If you got into the Bitcoin game in the early days and didn’t sell, you’re definitely hella rich by now. The value of Bitcoins has increased dramatically this year – 1 Bitcoin is now worth £12,661.
There’s a lot of hype around Bitcoin mining, and it’s no longer just the realm of the cyber geek. Everyone’s getting in on the action. The vision with digital currencies was to be a replacement for money and not a gross investment opportunity though. But, you can’t blame people for wanting to ride the wave.
One of the big issues with Bitcoin mining is the super computers behind it. Bitcoins are mined using software and a mathematical formula, using computers that run day and night. Just think of the juice needed to power all those computers around the world.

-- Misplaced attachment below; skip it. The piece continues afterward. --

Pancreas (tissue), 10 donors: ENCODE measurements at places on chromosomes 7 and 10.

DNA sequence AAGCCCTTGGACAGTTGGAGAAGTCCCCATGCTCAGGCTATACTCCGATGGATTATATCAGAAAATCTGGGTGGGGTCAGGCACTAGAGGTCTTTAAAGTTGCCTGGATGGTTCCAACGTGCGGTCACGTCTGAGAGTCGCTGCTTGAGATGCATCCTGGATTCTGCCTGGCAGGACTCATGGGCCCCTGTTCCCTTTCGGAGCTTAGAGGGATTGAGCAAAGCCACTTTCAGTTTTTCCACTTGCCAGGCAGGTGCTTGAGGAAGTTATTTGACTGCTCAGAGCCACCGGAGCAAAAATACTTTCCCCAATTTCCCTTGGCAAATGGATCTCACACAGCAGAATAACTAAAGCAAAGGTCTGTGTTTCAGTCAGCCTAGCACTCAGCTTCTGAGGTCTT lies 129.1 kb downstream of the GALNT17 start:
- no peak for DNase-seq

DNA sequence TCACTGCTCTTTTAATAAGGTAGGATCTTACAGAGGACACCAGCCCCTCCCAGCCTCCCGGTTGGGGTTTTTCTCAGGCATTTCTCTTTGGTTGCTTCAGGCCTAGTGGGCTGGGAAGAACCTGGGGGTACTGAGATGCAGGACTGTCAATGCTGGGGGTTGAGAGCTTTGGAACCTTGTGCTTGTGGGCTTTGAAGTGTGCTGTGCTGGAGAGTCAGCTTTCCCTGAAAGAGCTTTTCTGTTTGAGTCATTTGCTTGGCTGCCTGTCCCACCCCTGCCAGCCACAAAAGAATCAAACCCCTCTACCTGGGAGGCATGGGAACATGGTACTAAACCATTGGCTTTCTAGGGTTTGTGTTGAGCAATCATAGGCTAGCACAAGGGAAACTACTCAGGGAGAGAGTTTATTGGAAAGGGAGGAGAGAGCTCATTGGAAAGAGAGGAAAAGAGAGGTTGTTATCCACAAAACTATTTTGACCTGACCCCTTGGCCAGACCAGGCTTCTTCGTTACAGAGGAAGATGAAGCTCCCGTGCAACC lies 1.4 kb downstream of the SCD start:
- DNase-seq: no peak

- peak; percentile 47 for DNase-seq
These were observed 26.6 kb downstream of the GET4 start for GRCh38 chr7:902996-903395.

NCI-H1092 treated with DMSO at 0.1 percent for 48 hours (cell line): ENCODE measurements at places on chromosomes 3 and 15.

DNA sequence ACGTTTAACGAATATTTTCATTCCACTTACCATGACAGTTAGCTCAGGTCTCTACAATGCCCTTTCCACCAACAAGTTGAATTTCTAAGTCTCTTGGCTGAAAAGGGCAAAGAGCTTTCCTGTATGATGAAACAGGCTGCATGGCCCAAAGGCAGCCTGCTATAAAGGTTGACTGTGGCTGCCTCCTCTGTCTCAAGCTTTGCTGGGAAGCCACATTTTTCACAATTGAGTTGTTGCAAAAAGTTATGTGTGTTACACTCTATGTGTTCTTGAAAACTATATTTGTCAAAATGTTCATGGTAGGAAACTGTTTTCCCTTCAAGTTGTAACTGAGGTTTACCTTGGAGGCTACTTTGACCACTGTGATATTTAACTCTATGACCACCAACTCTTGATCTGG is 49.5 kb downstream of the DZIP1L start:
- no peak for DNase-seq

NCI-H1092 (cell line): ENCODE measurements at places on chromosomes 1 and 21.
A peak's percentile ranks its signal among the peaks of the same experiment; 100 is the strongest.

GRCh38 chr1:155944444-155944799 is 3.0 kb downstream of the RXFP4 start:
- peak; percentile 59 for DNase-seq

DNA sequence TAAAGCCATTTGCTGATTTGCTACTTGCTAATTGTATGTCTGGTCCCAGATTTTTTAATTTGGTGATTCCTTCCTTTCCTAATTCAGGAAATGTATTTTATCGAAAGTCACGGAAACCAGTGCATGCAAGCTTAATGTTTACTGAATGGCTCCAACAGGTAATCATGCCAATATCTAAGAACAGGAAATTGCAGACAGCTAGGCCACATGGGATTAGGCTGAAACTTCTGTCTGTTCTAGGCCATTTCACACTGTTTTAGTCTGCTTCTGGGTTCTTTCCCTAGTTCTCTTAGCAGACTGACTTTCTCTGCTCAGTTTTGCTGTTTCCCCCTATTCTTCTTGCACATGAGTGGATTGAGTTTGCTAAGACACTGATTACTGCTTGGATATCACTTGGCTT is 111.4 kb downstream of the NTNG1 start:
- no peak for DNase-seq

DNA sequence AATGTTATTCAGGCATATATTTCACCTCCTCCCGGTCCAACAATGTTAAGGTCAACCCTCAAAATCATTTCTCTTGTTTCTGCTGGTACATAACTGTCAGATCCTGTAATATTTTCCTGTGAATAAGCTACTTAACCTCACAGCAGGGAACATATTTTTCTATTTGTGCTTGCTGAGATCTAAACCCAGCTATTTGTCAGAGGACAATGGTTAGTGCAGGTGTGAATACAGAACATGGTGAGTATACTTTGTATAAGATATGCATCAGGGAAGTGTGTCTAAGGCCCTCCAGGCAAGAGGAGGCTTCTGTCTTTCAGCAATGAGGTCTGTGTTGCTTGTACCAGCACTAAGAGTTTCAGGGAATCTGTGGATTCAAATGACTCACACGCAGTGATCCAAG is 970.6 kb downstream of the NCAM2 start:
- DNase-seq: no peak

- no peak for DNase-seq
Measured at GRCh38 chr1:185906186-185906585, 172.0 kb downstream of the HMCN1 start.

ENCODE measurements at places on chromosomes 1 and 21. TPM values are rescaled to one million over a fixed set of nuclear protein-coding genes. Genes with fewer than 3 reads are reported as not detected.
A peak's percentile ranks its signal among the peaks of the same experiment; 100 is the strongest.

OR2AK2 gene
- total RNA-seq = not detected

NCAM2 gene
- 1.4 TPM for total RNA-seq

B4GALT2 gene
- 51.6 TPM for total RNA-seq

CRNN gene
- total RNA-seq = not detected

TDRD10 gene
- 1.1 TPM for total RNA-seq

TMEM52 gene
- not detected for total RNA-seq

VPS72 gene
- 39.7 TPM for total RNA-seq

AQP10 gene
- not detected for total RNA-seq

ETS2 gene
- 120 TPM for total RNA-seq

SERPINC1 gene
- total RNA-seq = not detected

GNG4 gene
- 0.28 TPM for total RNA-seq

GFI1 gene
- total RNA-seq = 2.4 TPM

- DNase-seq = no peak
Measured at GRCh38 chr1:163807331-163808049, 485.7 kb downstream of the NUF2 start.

All that juice
The processing hardware needed to carry out these formulas is huge. Each Bitcoin transaction apparently uses the same amount of energy as powering 9 homes for one day. There’s on average over 350,000 transactions a day, you do the maths.
That’s a lot of power. Bitcoins also use around 31 terawatt hours per year, which is more than 150 countries around the world’s yearly energy consumption. Ireland and Denmark apparently used less energy last year than a little bit of Bitcoin mining (it sounds harmless right, until you put it into perspective).
(Carbon) footprints in the sand
There’s no denying that cryptocurrencies have a colossal carbon footprint. Whether the exact figures are true, it’s difficult to say, as there aren’t any recognised sources on energy usage. As cryptocurrencies become more and more popular, the amount of power use worldwide will increase significantly.
But is it just a case of sourcing more energy-efficient technologies and reducing operational costs? Answers in the comments.